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Title: High school biology teachers’ integration of computational thinking into data practices to support student investigations

In the United States, the Next Generation Science Standards advocate for the integration of computational thinking (CT) as a science and engineering practice. Additionally, there is agreement among some educational researchers that increasing opportunities for engaging in computational thinking can lend authenticity to classroom activities. This can be done through introducing CT principles, such as algorithms, abstractions, and automations, or through examining the tools used to conduct modern science, emphasizing CT in problem solving. This cross‐case analysis of nine high school biology teachers in the mid‐Atlantic region of the United States documents how they integrated CT into their curricula following a year‐long professional development (PD). The focus of the PD emphasized data practices in the science teachers' lessons, using Weintrop et al.'s definition of data practices. These are: (a) creation (generating data), (b) collection (gathering data), (c) manipulation (cleaning and organizing data), (d) visualization (graphically representing data), and (e) analysis (interpreting data). Additionally, within each data practice, teachers were asked to integrate at least one of five CT practices: (a) decomposition (breaking a complex problem into smaller parts), (b) pattern‐recognition (identifying recurring similarities in data practices), (c) algorithms (the creation and use of formulas to predict an output given a specific input), (d) abstraction (eliminating detail in order to generalize or see the “big picture”), and (e) automation (using computational tools to carry out specific procedures). Although the biology teachers integrated all CT practices across their lessons, they found it easier to integrate decomposition and pattern recognition while finding it more difficult to integrate abstraction, algorithmic thinking, and automation. Implications for designing professional development experiences are discussed.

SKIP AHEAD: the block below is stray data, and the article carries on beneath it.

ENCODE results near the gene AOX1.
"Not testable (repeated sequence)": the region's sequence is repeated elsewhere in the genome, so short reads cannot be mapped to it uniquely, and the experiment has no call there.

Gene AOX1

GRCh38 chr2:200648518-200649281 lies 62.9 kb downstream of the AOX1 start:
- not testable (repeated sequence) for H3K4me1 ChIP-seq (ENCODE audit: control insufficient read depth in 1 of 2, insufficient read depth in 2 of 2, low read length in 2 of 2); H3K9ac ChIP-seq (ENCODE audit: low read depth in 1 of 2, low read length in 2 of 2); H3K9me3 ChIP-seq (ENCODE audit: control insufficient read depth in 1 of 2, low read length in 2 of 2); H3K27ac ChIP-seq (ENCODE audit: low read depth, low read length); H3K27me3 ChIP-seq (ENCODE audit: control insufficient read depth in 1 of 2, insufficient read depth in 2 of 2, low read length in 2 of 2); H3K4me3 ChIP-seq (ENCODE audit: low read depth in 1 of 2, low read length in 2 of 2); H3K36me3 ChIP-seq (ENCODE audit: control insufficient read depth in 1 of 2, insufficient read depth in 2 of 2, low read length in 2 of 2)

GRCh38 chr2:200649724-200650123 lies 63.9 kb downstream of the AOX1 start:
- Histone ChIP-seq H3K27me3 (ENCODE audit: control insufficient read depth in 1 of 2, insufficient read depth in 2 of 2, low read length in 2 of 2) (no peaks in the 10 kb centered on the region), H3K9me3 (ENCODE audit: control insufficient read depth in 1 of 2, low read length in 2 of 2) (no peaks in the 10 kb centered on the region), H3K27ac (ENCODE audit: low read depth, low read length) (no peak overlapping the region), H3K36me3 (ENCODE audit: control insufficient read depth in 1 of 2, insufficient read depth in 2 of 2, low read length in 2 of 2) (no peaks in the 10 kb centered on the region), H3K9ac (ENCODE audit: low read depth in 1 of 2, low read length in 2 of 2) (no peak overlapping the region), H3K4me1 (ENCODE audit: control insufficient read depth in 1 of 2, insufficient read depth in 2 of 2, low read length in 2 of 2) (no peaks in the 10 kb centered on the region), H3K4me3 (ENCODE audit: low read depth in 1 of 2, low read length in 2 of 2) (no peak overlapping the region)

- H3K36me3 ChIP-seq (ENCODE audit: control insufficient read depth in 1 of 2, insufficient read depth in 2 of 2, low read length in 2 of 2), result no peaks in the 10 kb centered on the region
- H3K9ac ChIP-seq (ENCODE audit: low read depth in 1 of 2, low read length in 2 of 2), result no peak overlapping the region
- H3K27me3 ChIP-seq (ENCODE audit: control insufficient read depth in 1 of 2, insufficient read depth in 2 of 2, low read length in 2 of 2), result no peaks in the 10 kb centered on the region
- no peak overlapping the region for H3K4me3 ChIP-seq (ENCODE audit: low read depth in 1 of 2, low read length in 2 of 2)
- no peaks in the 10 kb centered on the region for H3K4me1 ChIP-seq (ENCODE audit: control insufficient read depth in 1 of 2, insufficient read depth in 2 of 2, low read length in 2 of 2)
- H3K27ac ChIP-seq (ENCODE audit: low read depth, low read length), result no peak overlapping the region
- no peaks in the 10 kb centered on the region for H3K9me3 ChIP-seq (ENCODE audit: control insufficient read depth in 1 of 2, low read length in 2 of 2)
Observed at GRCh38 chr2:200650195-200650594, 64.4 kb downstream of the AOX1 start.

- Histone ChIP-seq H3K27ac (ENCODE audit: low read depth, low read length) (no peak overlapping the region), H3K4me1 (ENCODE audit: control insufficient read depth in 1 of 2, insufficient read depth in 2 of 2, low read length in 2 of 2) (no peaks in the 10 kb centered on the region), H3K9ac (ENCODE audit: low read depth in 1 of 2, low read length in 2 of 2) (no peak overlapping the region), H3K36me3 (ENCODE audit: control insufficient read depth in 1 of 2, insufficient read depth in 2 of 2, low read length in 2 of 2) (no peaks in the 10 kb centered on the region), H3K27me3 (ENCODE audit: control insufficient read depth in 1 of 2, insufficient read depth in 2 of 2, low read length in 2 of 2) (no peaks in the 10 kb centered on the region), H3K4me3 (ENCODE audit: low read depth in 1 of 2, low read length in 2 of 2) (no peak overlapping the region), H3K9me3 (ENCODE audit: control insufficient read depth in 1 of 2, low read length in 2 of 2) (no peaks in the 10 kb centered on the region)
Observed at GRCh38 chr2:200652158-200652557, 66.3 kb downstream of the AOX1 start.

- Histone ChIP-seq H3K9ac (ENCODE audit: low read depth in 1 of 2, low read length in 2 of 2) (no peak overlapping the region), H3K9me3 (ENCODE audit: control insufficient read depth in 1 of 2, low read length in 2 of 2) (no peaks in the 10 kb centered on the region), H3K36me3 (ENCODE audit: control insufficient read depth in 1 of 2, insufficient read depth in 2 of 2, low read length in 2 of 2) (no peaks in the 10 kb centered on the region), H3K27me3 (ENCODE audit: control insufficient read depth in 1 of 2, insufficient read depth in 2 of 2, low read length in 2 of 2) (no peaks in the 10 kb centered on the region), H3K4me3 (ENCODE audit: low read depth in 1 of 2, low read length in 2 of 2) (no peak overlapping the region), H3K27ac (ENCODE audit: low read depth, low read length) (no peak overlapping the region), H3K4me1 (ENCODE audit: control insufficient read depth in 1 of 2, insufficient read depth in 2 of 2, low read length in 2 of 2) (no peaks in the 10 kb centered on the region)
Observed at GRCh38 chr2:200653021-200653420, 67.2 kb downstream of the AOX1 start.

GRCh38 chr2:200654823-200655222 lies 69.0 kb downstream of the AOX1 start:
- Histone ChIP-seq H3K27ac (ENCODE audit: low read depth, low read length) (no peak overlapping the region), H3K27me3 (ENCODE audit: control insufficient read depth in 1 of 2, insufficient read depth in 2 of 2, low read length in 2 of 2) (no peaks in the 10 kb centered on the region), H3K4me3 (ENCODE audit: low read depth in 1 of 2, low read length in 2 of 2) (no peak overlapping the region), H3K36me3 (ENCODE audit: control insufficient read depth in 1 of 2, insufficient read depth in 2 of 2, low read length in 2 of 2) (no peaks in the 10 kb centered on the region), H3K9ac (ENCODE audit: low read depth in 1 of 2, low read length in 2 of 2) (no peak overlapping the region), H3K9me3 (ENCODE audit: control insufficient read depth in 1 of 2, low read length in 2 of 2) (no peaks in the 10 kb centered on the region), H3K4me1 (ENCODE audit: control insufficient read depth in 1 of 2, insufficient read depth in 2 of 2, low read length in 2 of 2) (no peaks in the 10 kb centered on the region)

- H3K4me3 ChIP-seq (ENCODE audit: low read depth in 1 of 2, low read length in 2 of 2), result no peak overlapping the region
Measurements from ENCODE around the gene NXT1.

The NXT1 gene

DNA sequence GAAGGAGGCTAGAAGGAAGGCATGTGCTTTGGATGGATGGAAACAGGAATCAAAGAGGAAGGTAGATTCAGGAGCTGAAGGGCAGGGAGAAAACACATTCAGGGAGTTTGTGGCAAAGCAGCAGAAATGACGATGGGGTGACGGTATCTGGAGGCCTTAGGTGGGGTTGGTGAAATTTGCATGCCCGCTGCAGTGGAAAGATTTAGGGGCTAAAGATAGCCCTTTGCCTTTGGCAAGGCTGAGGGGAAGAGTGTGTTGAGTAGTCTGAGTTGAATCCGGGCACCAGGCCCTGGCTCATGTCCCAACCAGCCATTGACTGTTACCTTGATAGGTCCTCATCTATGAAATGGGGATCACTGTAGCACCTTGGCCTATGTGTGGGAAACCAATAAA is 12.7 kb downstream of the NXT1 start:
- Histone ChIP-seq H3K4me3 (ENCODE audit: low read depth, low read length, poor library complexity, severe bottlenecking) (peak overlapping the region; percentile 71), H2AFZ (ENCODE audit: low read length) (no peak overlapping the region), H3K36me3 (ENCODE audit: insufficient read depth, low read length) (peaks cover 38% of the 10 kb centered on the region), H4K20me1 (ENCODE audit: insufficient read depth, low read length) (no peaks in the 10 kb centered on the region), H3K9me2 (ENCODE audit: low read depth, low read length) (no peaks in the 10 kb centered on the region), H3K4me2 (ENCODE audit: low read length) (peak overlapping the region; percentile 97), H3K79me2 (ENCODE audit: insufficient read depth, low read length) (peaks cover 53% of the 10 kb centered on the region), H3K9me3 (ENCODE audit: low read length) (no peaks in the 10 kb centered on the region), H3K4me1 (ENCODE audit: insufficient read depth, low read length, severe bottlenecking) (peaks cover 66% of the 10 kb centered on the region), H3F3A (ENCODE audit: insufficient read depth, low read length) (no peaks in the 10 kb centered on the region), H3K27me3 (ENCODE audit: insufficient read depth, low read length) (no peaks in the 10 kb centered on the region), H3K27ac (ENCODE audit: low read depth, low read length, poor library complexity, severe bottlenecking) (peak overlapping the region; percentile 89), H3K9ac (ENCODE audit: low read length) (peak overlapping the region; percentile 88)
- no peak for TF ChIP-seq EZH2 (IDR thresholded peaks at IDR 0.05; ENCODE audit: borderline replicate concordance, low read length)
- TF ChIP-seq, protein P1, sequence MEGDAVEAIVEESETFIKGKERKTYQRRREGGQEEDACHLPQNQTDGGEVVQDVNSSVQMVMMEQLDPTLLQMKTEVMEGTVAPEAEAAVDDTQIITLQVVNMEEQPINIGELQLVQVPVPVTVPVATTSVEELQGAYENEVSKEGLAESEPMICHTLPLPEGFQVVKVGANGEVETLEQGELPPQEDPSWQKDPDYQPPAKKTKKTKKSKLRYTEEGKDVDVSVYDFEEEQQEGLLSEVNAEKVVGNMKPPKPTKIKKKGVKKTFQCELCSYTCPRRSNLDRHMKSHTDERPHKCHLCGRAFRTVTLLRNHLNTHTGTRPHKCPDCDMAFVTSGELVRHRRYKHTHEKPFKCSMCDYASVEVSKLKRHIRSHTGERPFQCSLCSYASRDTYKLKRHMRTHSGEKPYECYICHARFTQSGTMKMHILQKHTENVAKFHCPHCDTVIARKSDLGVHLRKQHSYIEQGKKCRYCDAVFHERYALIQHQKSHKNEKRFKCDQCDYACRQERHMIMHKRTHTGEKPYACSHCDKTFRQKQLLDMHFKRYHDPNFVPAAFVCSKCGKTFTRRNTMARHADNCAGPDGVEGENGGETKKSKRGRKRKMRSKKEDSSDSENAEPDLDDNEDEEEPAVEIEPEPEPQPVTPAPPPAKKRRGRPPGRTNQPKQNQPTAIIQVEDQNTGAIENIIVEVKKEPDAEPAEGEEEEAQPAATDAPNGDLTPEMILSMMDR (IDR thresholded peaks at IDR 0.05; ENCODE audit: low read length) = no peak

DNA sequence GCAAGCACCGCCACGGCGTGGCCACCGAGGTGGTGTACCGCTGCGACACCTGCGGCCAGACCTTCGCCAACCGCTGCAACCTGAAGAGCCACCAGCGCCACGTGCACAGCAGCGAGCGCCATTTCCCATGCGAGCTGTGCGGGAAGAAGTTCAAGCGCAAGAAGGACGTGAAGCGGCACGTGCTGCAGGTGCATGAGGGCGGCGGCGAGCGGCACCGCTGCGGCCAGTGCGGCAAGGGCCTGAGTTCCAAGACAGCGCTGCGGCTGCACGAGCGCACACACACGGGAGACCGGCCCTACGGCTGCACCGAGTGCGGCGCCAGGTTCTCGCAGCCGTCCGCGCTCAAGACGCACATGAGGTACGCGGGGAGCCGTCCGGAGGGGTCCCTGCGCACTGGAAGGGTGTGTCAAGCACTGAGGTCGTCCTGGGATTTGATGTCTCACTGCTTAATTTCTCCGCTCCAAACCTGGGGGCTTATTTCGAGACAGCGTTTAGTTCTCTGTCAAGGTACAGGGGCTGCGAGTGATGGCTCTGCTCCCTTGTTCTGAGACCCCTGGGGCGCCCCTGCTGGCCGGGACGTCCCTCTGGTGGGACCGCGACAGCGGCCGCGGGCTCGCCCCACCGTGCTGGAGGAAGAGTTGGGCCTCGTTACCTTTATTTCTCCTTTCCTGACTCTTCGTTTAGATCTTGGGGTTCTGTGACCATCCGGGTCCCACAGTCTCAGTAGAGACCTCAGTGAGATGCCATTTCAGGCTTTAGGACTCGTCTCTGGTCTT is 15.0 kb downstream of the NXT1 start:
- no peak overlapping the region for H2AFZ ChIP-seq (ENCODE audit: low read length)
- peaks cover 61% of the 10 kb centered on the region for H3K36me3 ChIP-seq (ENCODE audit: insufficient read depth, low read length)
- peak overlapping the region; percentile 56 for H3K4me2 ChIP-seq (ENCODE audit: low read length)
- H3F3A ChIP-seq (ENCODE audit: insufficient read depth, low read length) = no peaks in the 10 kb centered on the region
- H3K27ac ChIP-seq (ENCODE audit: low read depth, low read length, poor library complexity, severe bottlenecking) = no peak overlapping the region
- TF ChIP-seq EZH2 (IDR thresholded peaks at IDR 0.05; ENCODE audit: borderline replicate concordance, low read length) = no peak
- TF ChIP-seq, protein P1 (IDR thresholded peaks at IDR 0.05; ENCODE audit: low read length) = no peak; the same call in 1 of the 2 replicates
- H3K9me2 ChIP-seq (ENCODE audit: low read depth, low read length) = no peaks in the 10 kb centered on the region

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Award ID(s):
Author(s) / Creator(s):
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Publisher / Repository:
Wiley Blackwell (John Wiley & Sons)
Date Published:
Journal Name:
Journal of Research in Science Teaching
Page Range / eLocation ID:
p. 1353-1384
Medium: X
Sponsoring Org:
National Science Foundation
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